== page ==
Safe Bottle Preparation
Breast milk is the best choice for babies. Sometimes it is not possible for infants to feed directly from the breast and the use of bottles may be required to feed expressed breast milk or an infant formula.Important considerations when bottle feeding:
- Check expiry date of formula.
- Hands should always be washed with soap and water and dried before expressing milk or preparing formula and bottles
- Always use sterilised bottles and teats.
- Always use the scoop provided with the formula because different formulas may have different scoop sizes.
- Always keep formula in its original can and cover with the plastic lid to prevent contamination of the powder. Do not transfer the powder to another container because there is a high risk of contamination.
- Follow manufacturer’s instructions exactly when preparing feeds and don’t add more or less powder than recommended. It is important that the formula is made up correctly so the infant gets the correct amount of nutrients.
- The water should always be put in the bottle first and then add the powder.
- Bottles containing the sterilised water can be refrigerated for up to 24 hours.
- Prepared formula should be protected from contamination and used immediately. Make up each feed fresh as needed. Do not store prepared formula for later use.
- Once an infant has had some formula from the bottle, the feed should be used within one hour, and then any leftovers discarded.
- Do not leave prepared formula sitting at room temperature or in a warm place.
- Once a formula can has been opened, it can be safely kept for 3-4 weeks depending on the type of formula.
Safe Bottle Preparation FAQ
Below you will find some frequently asked questions related to Safe Bottle Preparation. You can also download the full FAQ PDF version.Download PDF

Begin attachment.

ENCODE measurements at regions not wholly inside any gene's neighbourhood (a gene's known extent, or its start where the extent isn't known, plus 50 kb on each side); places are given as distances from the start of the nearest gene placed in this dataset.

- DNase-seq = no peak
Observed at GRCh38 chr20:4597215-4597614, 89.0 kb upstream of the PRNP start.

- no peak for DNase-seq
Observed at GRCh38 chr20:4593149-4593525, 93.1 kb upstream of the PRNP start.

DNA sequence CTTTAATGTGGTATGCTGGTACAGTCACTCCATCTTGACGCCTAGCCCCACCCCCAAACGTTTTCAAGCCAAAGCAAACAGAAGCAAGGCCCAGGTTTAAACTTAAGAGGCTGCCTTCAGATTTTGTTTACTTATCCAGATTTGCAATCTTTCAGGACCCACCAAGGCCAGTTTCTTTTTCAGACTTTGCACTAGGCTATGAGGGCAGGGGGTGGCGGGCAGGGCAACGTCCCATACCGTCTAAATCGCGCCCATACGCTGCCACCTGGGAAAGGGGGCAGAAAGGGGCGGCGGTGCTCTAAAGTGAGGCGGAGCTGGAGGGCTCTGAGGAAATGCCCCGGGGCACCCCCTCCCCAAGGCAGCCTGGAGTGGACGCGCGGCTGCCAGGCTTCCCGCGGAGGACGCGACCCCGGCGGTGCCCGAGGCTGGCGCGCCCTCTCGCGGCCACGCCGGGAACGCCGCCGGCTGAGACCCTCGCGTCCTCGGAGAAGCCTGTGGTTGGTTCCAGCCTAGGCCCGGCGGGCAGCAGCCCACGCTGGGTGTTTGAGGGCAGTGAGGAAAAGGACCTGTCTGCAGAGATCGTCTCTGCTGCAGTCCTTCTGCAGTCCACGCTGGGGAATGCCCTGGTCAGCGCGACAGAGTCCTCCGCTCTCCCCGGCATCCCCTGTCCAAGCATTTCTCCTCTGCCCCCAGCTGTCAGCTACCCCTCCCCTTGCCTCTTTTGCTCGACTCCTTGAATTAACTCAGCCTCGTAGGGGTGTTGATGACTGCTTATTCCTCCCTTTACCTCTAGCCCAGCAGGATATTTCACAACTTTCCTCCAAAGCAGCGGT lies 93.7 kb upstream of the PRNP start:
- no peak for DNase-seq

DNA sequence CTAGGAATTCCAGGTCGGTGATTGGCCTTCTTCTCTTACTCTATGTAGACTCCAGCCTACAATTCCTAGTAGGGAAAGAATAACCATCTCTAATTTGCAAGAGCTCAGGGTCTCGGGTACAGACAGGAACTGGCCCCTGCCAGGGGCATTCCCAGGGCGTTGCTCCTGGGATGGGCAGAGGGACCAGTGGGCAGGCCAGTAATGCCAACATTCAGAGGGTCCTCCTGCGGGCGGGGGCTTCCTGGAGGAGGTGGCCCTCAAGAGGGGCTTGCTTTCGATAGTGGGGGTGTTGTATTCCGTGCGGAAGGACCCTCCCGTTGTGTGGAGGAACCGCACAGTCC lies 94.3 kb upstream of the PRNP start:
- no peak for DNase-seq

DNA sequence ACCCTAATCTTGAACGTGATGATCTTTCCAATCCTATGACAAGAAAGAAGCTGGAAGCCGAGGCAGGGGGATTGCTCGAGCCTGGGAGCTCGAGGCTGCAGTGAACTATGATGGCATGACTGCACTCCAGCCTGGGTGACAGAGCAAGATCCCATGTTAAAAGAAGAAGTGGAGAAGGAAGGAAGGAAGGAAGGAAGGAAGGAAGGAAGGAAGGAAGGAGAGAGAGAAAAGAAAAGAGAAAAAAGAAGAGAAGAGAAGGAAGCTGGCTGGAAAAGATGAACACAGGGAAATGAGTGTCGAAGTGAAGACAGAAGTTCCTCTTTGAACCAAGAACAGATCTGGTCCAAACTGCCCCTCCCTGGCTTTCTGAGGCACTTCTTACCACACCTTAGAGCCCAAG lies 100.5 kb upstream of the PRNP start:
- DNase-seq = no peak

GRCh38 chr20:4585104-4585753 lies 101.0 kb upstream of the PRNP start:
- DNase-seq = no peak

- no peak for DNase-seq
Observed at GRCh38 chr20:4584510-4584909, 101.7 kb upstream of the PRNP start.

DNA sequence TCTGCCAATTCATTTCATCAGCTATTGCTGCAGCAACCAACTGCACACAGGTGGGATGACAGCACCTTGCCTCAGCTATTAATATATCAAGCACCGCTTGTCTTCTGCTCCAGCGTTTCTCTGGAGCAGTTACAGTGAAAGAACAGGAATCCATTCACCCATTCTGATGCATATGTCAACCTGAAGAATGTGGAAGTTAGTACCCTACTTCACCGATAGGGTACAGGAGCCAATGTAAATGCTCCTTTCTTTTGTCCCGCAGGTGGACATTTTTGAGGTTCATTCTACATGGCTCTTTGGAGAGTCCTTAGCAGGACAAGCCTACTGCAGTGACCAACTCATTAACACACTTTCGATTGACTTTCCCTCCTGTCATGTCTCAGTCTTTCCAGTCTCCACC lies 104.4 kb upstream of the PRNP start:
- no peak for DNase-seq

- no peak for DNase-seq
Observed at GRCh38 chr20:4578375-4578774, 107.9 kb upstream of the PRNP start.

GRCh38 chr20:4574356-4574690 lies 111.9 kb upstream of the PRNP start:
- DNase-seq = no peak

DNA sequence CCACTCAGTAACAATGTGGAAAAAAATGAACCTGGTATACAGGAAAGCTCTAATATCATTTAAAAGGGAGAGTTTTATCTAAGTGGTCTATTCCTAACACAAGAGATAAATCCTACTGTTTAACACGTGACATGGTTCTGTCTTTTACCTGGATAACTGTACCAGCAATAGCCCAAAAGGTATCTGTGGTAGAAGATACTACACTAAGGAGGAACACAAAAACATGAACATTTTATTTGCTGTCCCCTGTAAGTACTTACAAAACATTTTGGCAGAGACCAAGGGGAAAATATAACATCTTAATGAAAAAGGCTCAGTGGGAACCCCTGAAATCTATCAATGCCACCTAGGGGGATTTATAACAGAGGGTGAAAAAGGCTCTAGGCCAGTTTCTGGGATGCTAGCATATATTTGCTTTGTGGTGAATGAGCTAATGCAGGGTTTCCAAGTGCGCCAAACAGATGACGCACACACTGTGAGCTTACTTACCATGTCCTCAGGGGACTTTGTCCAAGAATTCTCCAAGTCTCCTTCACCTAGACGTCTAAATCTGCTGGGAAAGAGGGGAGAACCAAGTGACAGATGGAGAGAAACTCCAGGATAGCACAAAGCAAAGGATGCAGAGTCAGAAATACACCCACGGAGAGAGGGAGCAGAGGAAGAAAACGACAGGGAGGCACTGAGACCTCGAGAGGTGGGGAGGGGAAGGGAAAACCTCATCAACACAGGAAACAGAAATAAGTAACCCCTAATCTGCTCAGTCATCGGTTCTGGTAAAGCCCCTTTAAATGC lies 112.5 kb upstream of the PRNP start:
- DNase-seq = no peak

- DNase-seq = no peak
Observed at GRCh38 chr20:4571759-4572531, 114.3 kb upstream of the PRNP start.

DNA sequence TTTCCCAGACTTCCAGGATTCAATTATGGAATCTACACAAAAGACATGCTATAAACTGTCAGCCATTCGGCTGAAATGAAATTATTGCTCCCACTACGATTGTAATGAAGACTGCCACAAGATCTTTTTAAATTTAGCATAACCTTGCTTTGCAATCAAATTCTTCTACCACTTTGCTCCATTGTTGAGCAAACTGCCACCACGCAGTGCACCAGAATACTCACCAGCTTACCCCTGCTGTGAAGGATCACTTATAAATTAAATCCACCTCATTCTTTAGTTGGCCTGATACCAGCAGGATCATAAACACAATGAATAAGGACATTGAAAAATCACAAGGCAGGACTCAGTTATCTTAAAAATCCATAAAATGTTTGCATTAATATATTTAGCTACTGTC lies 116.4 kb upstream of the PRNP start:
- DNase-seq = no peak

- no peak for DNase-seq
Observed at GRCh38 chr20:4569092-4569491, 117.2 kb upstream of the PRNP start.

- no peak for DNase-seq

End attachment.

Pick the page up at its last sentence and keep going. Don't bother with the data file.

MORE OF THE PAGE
Frequently asked questions
1. NZ Ministry of Health (2008) Partially Revised December 2012. (Updated food-related choking policy). Food and Nutrition Guidelines for Healthy Infants and Toddlers (Aged 0–2): A background paper (4th ed) – Wellington: Ministry of Health. Wellington, New Zealand. 2. NHMRC (2012). National Health and Medical Research Council: Infant Feeding Guidelines National Health and Medical Research Council. Canberra. 3. Ministry for Primary Industries. Warming infant formula; http:// www.foodsmart.govt.nz/information-for/babies-toddlers/warming-infant-formula/ (last accessed 17/12/2013).
Breast milk is best for babies. Professional advice should be followed before using an infant formula. Introducing partial bottle feeding could negatively affect breast feeding. Good maternal nutrition is important for breast feeding and reversing a decision not to breast feed may be difficult. Infant formula should always be used as directed. Proper use of an infant formula is important to the health of the infant. Social and financial implications should be considered when selecting a method of feeding.